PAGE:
Image: Imtiyaz Ali via Unsplash
Image: Imtiyaz Ali via Unsplash

Spotify fined $5.4 million in Sweden over GDPR violations

Sweden’s data protection agency on Tuesday hit the digital music and podcast web player Spotify with a $5.4 million fine for allegedly flouting transparency regulations set by the EU General Data Protection Regulation (GDPR).

The Swedish Authority for Privacy Protection (IMY) asserts that Spotify responds to data access requests without clearly informing customers about how their data is used by the company. Spotify must be “more specific” in its data practice disclosures and make it less complex for customers requesting access to understand how Spotify is using their data, the privacy agency said in a press release.

The GDPR, which became law in 2018, set sweeping data privacy requirements which apply across Europe. One of the GDPR regulations asserts that individuals have rights of access, defined as the ability to find out how businesses treat their personal data.

Spotify defended its actions and said it will file an appeal.

"Spotify offers all users comprehensive information about how personal data is processed,” a Spotify spokesperson said via email. “During their investigation, the Swedish DPA found only minor areas of our process they believe need improvement.”

The investigation was initiated in 2019 and stems from three user complaints back in 2018, the spokesperson said.

Among other things, Swedish privacy regulators noted that technical personal data in particular should be explained in a given individual’s native language, an area where Swedish officials said they found “shortcomings.”

Other elements of Spotify’s data access approach were found to be appropriate.

Swedish officials said Spotify “layers” personal data, separating information it deems to be most relevant such as the customer's contact and payment details, artists the customer follows and listening history. More technical information is stored in a separate layer, Swedish officials said, making it easier for customers to access the data they are most likely to seek.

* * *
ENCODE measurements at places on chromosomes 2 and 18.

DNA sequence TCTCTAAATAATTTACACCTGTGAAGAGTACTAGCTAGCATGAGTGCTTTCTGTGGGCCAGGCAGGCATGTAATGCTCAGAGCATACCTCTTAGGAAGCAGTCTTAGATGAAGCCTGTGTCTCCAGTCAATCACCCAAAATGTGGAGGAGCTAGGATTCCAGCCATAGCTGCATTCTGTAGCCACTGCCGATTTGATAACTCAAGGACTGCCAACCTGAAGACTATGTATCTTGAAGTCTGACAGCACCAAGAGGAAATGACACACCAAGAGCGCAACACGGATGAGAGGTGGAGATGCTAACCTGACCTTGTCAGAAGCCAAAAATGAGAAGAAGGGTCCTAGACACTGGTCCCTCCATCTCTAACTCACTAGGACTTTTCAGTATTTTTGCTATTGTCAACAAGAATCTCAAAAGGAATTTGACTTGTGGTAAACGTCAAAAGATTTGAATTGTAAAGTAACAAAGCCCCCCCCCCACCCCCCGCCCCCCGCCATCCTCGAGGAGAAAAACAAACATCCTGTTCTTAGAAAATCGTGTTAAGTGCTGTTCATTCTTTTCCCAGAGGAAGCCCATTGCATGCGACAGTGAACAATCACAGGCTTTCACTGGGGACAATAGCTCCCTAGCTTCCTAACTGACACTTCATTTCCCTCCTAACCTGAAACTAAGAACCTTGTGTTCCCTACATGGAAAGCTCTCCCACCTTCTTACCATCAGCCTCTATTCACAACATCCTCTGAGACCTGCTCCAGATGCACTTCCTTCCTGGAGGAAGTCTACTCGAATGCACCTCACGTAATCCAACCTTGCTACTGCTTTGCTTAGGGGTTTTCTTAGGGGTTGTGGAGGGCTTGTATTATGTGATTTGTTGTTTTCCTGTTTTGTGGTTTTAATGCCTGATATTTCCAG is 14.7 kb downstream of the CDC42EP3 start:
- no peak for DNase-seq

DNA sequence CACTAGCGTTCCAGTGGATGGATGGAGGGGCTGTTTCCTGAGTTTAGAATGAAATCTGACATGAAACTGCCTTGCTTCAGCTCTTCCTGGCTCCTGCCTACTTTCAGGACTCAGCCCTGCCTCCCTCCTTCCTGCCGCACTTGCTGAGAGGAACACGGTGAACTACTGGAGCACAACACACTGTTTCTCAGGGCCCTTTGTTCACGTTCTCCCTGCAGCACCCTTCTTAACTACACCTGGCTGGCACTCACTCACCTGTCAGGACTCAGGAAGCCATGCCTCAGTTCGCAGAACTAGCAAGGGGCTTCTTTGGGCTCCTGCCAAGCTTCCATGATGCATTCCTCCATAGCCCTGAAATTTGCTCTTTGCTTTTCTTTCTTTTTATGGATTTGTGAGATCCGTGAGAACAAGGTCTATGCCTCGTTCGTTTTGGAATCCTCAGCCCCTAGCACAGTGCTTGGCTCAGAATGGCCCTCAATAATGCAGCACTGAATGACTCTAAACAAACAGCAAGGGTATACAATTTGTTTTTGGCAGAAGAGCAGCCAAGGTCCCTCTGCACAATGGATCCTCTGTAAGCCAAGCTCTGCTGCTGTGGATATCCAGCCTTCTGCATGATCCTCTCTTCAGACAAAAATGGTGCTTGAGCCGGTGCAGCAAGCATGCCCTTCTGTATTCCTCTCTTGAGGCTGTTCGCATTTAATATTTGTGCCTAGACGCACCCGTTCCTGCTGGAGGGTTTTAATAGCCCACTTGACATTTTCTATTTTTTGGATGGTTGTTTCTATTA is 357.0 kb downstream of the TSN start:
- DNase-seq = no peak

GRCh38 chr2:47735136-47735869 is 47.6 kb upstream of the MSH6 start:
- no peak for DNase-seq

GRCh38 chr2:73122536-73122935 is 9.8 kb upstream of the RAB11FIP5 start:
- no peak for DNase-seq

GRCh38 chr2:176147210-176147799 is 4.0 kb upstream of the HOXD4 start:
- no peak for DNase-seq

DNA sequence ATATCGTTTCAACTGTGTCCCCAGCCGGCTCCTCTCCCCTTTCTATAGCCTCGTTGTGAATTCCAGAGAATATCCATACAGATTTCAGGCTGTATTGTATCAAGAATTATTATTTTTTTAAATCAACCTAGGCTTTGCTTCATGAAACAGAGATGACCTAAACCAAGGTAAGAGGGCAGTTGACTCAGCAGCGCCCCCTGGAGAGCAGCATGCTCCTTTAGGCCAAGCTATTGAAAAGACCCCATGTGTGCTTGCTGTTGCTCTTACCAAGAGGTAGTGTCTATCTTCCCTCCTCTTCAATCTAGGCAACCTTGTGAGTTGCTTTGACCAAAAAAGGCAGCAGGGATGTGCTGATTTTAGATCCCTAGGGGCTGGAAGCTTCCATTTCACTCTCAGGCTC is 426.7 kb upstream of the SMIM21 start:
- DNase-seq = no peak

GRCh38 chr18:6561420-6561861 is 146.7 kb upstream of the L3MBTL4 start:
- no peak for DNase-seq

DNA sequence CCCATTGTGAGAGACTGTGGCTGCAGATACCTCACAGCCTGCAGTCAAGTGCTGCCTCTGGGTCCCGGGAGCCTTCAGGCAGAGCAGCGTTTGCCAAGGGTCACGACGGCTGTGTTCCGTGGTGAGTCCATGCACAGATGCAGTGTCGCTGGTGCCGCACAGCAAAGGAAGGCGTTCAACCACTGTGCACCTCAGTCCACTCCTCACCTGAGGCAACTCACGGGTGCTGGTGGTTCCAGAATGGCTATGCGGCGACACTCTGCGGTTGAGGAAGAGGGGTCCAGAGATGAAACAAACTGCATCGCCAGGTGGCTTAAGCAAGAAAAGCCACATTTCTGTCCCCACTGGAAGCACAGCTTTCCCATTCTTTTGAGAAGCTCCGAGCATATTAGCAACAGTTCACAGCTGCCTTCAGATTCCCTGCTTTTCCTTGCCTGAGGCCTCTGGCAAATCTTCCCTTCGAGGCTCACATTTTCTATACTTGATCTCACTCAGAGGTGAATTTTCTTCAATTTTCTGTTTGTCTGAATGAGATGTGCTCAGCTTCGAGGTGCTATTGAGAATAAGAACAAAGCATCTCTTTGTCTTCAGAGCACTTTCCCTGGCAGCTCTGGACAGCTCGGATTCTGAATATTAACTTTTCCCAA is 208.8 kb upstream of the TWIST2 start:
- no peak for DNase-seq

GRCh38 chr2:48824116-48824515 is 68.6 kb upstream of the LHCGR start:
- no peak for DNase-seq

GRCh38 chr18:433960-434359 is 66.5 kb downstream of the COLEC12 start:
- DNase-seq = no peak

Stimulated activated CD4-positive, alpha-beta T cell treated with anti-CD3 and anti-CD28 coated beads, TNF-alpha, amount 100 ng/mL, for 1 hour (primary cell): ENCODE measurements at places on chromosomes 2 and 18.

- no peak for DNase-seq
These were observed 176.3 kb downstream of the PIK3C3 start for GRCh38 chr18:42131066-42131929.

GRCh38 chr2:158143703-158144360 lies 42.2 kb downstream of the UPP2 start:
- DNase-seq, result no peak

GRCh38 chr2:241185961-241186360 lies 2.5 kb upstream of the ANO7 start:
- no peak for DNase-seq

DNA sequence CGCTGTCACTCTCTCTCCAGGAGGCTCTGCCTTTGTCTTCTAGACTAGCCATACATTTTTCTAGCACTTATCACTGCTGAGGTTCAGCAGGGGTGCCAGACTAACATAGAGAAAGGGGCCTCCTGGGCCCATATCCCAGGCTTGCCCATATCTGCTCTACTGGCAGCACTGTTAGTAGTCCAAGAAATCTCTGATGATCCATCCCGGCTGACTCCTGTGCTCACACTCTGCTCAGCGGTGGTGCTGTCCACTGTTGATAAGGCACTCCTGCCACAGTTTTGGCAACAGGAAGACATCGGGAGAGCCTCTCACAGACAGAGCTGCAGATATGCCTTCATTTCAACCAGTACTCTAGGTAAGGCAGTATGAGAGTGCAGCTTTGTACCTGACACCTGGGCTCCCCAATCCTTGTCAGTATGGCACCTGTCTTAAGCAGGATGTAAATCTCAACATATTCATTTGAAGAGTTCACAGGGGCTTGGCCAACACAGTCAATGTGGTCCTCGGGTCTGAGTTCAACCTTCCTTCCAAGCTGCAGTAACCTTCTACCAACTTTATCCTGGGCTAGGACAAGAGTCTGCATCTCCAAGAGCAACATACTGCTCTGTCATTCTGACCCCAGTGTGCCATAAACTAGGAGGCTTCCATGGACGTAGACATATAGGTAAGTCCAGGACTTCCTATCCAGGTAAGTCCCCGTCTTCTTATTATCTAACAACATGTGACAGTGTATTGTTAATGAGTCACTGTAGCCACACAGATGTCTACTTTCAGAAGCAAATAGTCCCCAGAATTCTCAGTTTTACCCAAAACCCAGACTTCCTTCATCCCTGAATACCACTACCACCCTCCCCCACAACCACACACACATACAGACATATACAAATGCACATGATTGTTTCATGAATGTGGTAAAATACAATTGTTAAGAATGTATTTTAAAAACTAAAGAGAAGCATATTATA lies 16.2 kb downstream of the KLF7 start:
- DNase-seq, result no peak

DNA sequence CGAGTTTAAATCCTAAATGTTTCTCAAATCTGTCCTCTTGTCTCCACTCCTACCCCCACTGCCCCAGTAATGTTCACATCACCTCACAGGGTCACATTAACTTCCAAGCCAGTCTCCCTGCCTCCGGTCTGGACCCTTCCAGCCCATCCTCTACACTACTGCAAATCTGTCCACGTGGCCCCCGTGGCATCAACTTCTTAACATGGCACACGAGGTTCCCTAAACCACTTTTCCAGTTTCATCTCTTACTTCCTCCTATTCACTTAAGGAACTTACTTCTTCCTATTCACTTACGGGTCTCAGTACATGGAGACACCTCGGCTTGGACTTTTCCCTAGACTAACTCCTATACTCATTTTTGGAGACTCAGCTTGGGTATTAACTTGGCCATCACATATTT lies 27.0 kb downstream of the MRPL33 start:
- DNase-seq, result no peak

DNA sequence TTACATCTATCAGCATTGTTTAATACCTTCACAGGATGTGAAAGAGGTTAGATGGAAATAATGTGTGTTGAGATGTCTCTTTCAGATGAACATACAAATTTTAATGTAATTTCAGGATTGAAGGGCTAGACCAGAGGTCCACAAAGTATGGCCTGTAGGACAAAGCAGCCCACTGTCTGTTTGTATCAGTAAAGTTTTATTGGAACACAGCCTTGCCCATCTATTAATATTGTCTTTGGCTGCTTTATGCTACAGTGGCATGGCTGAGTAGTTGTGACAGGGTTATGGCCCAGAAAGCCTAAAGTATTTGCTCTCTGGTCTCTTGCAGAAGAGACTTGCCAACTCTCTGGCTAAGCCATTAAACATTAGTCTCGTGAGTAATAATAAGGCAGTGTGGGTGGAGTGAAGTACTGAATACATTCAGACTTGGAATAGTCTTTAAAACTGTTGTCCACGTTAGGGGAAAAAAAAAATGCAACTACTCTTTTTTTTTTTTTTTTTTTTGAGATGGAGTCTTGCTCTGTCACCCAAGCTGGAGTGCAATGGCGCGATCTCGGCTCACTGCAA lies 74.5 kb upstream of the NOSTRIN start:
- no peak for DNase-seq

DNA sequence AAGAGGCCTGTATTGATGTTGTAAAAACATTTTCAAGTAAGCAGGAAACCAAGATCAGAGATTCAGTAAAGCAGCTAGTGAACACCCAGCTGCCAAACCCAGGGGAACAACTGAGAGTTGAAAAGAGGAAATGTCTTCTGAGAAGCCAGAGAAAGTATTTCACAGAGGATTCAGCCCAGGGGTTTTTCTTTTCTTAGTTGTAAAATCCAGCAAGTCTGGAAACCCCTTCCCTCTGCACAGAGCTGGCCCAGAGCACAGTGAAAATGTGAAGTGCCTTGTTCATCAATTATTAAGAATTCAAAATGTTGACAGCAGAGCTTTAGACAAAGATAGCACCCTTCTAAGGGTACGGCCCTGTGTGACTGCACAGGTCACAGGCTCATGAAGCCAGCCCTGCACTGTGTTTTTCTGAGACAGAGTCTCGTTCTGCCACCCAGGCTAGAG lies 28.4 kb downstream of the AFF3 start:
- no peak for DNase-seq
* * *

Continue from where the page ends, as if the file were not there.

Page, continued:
“It is important that the individual understands what information is in the various layers and how it can be requested,” Karin Ekström, one of the lawyers involved in the investigation said in a statement. “Here we believe that Spotify has done enough.”

However, because some of the personal data information provided by Spotify has been unclear, Swedish officials said, “it has been difficult for individuals to understand how their personal data is processed and to check whether the handling of their personal data is lawful.”

The press release issued by Swedish officials said Spotify has taken some steps to attempt to meet the right to access requirements and shortcomings found “are considered overall to be of a low level of seriousness.”

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Suzanne Smalley

Suzanne Smalley

is a reporter covering privacy, disinformation and cybersecurity policy for The Record. She was previously a cybersecurity reporter at CyberScoop and Reuters. Earlier in her career Suzanne covered the Boston Police Department for the Boston Globe and two presidential campaign cycles for Newsweek. She lives in Washington with her husband and three children.